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Value of distinguishing MEPs

From: David Hull <dmh@tibco.com>
Date: Tue, 29 Mar 2005 12:58:06 -0500
To: public-ws-async-tf@w3.org
Message-id: <4249972E.9050308@tibco.com>

Someone (Dave O?) wondered what value there might be in explicitly 
flagging what SOAP MEP is in effect.  I think it's a very pertinent 
question, and I was getting ready to argue that we don't need it, but 
then something occurred to me.

It would be useful for an intermediary (whether in the SOAP sense or 
just a proxy) to know whether it can close the back-channel or not.  In 
the extant case of SOAP/HTTP req/rep, it knows that it can't.  In the 
async case, however, it's not easy to tell.  At the very least, the 
proxy would need to look at the MAP headers and know about anonymous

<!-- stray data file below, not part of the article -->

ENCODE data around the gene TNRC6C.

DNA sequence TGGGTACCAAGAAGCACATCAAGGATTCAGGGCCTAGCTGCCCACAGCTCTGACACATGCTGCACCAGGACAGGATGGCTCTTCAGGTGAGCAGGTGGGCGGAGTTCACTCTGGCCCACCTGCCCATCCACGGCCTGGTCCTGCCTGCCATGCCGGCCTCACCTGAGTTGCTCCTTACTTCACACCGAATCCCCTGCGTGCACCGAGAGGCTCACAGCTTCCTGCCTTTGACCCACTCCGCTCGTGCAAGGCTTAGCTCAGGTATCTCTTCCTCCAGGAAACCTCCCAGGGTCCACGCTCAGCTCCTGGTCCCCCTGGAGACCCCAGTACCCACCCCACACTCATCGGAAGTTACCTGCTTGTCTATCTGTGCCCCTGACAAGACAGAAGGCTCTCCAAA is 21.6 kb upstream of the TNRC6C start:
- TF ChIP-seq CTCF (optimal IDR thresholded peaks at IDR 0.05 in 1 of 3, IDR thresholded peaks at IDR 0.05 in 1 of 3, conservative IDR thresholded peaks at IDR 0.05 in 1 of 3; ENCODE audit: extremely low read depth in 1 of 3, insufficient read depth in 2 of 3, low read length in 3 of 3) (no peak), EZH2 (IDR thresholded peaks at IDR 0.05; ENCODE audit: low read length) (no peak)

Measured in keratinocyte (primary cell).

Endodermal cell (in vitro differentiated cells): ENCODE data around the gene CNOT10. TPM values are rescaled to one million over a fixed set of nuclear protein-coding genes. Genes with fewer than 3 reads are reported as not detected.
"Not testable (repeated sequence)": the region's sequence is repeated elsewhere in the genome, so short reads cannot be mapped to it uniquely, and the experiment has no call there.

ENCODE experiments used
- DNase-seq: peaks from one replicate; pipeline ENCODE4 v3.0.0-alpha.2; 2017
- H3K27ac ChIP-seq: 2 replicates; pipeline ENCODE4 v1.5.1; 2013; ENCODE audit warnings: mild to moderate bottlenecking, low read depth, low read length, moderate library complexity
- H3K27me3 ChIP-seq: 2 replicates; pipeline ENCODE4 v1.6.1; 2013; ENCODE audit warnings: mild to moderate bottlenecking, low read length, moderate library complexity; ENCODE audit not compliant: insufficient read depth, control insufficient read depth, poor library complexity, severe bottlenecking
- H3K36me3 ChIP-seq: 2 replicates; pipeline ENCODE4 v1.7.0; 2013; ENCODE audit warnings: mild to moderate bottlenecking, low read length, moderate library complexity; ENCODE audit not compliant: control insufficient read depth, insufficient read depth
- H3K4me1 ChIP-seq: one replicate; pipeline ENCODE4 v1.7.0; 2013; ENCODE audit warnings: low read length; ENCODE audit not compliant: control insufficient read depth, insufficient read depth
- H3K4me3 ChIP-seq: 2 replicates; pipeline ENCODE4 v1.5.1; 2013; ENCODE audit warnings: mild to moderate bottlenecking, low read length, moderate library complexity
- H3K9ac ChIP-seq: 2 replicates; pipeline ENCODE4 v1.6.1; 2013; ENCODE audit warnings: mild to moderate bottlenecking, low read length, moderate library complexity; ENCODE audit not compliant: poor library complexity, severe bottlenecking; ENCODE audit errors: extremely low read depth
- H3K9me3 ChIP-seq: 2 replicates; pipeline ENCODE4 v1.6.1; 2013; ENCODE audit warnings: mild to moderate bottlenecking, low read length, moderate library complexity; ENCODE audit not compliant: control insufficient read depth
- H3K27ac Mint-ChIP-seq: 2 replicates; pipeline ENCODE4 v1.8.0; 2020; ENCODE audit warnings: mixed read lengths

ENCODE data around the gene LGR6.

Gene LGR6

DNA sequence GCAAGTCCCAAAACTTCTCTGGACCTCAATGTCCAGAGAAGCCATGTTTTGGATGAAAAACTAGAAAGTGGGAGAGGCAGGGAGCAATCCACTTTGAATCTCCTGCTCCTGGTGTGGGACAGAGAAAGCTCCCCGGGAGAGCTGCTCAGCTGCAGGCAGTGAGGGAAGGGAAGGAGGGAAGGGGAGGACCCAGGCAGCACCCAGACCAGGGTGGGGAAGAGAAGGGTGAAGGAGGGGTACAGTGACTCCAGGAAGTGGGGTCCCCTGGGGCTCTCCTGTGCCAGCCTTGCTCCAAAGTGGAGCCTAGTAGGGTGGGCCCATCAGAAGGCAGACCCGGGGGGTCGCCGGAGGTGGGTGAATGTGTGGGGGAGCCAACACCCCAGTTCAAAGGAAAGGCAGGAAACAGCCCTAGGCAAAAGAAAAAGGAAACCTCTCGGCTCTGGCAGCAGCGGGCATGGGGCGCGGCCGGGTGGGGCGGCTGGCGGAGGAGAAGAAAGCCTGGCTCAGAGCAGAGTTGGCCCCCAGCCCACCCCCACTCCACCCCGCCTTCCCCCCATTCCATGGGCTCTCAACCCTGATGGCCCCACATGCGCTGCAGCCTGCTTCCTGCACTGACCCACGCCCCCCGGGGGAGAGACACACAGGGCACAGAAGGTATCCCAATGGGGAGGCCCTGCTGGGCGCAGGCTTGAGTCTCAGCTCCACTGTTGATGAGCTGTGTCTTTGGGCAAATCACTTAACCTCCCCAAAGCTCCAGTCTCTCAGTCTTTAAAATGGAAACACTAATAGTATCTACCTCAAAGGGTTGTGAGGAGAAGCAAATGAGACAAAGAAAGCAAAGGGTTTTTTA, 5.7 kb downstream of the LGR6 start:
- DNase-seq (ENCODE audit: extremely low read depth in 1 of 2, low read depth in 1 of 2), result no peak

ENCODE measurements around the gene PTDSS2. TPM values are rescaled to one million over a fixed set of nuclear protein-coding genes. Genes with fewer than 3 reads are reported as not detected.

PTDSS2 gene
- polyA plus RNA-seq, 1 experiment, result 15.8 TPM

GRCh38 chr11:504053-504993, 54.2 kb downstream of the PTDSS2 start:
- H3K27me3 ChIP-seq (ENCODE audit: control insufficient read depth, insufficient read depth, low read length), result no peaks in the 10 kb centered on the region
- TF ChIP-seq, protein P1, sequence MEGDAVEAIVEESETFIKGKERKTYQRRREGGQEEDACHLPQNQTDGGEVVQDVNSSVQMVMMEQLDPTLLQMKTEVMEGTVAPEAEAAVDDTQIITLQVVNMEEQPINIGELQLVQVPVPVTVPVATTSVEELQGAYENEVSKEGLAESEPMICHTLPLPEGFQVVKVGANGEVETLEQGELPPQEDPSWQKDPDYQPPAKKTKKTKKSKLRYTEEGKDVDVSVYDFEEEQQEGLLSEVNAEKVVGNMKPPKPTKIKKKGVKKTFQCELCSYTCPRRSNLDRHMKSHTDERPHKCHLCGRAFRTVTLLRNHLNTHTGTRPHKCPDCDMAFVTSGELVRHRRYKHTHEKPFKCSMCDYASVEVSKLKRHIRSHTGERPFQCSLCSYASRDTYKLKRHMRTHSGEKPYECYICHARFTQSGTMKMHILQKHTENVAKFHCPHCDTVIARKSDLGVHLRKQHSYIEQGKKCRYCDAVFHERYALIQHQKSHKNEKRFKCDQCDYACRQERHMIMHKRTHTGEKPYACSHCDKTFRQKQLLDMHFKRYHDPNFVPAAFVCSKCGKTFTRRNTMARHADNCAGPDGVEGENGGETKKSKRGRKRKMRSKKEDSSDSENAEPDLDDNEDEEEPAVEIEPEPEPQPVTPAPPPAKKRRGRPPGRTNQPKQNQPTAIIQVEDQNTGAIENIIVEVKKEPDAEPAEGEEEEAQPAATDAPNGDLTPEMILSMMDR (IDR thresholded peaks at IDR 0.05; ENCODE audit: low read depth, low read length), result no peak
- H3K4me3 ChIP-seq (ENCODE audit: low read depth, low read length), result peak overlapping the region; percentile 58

endpoints and/or the defaulting rules for missing MAP endpoints.  This 
is leaving aside i054.

On the other hand, if the sender knows that it doesn't expect a reply 
(i.e., no endpoints are directed to the back-channel), it could express 
this by using "fire and forget" one-way.  If a reply may or may not come 
back (i.e., the various async cases we've been discussing), it uses 
in-[out].  If a reply is definitely expected, it uses in-out.

It seems clear that these three cases could all be treated under one 
umbrella, with a three-way "reply expected" flag, or perhaps a binary 
"send back at least an ACK" flag.  It's less clear to me whether such an 
umbrella should or need be considered a "SOAP MEP".  Maybe so and maybe not.
Received on Tuesday, 29 March 2005 17:58:44 GMT

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